Good Morning
Good Morning

What our critics are looking forward to in 2010

In this TV publicity image released by ABC,

In this TV publicity image released by ABC, Evangeline Lilly, left, and Matthew Fox are shown in a scene from "Lost." (AP Photo/ABC, Mario Perez) ltc Credit: ASSOCIATED PRESS/MARIO PEREZ

With 2009 about to become history, we asked our critics what they're looking forward to in the new year.


SHUTTER ISLAND (Feb. 19): Martin Scorsese's much-anticipated chiller stars Leonardo DiCaprio and Mark Ruffalo as detectives sent to investigate a fortresslike madhouse.

ALICE IN WONDERLAND (March 5): Tim Burton does the Lewis Carroll classic his way, in 3-D and with a cast that includes Johnny Depp, Anne Hathaway, Helena Bonham Carter, Crispin Glover and Mia Wasikowska as Alice.

WALL STREET 2 (April 23): Nice timing from Oliver Stone, whose sequel to his "greed is good" classic - this time starring Shia LaBeouf opposite Michael Douglas - will greet a recession-dazed America.

SEX AND THE CITY 2 (May 28): Sarah Jessica Parker and the crew are back, along with some familiar menfolk (Chris Noth, David Eigenberg) in this sequel to the 2008 television-to-movie smash.

SALT (July 23): Angelina Jolie stars as a CIA agent accused of being a Russian spy in this thriller shot partially on Long Island.


LIL WAYNE, "Rebirth" (Cash Money, TBD). Weezy's oft-delayed rock album is supposed to come out Feb. 2 (um, maybe), a year after its first single, "Prom Queen," arrived and more than two years after its original release date.

RYAN STAR, "11:59" (Atlantic). The Dix Hills native spent 2009 building buzz and momentum for his major-label debut, especially with the current single and video "Breathe." The whole project is set to arrive late this winter.

TAYLOR SWIFT (May 14-15, Nassau Coliseum). She had a big 2009, but 2010 may be bigger as she makes her movie debut, headlines even more cities and probably lands some Grammy Awards.

DAVID BYRNE AND FATBOY SLIM, "Here Lies Love" (Nonesuch, Feb. 23). A double-CD dance music concept album featuring collaborations with everyone from Cyndi Lauper and Tori Amos to Santigold and Florence Welch of Florence and The Machine.

MAGNETIC FIELDS, "Realism" (Nonesuch, Jan. 26). The companion to 2008's "Distortion" is supposed to be its opposite, switching noise-pop for folk and the wall of electric guitars for an all-acoustic sound. The writing, though, will still be all Stephin Merritt.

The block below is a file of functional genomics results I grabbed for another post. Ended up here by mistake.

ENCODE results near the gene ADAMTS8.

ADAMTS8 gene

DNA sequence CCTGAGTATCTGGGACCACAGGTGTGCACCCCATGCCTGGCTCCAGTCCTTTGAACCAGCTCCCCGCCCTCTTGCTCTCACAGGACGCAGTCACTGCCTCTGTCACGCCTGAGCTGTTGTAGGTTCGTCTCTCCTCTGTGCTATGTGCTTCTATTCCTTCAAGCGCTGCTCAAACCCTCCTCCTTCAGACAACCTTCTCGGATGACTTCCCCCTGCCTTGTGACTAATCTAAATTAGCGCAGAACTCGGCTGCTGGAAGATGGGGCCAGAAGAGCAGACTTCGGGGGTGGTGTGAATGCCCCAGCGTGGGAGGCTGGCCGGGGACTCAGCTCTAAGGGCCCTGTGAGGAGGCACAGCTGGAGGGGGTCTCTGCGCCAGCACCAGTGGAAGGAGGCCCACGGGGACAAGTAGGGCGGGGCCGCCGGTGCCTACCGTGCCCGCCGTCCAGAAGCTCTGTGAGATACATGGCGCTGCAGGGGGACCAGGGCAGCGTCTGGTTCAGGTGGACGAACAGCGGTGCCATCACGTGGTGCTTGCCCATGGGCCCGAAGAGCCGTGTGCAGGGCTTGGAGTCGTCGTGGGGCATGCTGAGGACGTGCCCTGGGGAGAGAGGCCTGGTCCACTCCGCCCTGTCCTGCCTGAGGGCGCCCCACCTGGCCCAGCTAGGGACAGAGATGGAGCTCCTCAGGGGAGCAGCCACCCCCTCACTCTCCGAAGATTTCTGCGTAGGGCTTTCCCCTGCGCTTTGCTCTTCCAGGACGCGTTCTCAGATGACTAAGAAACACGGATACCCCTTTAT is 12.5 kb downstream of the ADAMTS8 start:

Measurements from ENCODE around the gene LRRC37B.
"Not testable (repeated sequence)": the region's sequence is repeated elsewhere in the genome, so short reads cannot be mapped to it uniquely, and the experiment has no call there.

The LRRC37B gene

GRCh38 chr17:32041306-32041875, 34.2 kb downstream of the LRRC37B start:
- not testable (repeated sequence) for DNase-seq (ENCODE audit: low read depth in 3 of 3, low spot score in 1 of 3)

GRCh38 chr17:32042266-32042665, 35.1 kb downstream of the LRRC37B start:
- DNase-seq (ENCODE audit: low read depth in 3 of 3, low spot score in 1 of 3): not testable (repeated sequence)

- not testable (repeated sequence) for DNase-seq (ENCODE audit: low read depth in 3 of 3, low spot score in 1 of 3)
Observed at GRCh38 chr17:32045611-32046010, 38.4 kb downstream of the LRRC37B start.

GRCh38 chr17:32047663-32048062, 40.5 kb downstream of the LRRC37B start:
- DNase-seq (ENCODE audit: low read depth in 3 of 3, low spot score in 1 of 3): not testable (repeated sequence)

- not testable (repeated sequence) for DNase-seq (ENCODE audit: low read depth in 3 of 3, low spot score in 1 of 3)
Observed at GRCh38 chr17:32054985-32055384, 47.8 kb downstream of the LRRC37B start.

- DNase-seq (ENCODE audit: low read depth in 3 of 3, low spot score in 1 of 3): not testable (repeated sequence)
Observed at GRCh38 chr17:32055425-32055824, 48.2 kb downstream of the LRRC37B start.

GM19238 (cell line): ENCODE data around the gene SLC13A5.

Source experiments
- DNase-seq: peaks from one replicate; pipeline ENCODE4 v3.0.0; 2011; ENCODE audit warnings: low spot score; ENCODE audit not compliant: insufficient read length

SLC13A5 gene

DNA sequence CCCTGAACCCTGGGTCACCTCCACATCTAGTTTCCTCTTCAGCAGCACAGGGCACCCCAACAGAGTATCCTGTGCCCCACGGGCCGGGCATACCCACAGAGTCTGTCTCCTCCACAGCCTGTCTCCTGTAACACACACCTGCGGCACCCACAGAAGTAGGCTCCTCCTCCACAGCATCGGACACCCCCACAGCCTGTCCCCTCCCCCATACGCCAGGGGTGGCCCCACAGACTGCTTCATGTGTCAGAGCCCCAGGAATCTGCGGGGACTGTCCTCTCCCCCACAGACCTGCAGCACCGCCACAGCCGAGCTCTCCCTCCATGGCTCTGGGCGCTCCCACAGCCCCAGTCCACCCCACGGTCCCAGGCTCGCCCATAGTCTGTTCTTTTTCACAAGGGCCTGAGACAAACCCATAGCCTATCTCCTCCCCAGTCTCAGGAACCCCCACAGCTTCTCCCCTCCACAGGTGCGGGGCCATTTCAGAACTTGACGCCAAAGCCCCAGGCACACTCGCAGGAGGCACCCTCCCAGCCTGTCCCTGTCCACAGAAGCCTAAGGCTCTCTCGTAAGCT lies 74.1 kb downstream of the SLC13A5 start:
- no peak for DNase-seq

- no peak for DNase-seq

LOST (Feb. 2, ABC). Far and way the most anticipated ending of a network TV show since "The Sopranos." Will "Lost" fade to black?

THE PACIFIC (March 14, HBO). The 10-part Tom Hanks / Steven Spielberg / Gary Goetzman miniseries about World War II. A mega-mega-event.

AMERICAN IDOL (Jan. 12, Fox). This could be the last full season with Simon Cowell. I can't even begin to process what his absence will mean. Also, Ellen DeGeneres joins.

24 (Jan. 17, Fox). The new season is set in New York City. How could it be anything other than great?

CAPRICA (Jan. 22, Syfy). The much-anticipated "Battlestar Galactica" prequel.


A VIEW FROM THE BRIDGE. Liev Schreiber plays a Brooklyn longshoreman obsessed with his 17-year-old niece, portrayed by Scarlett Johansson in her Broadway debut, in Gregory Mosher's revival of Arthur Miller's 1955 drama. (In previews for a Jan. 24 opening, Cort Theatre.)

A BEHANDING IN SPOKANE. Christopher Walken returns to Broadway in this new dark comedy by deeply wicked Irish playwright Martin McDonagh ("The Pillowman"). (Previews begin Feb. 15, opening March 4, Schoenfeld Theatre.)

THE ADDAMS FAMILY. Bebe Neuwirth and Nathan Lane would seem to be the perfect Morticia and Gomez in this comic musical-macabre, directed and designed by Phelim McDermott and Julian Crouch (of the demonically stylish "Shockheaded Peter"), with a book by Marshall Brickman and Rick Elice ("Jersey Boys") and score by Andrew Lippa ("The Wild Party"). (Previews begin March 4, opening April 8, Lunt-Fontanne Theatre.)

SONDHEIM ON SONDHEIM. Such Stephen Sondheim specialists as Barbara Cook and director James Lapine collaborate with Vanessa Williams and Tom Wopat in what's described as an intimate portrait of the musical master in his own words and music. (Previews begin March 19, opening April 22 at Studio 54.)

FENCES. Denzel Washington plays a struggling former baseball player in Kenny Leon's revival of August Wilson's drama. (Opening in April. Date and theater to be determined.)

>>For breaking news, follow Newsday on Twitter
>>Friend Alicia P. Newsday on Facebook

More Entertainment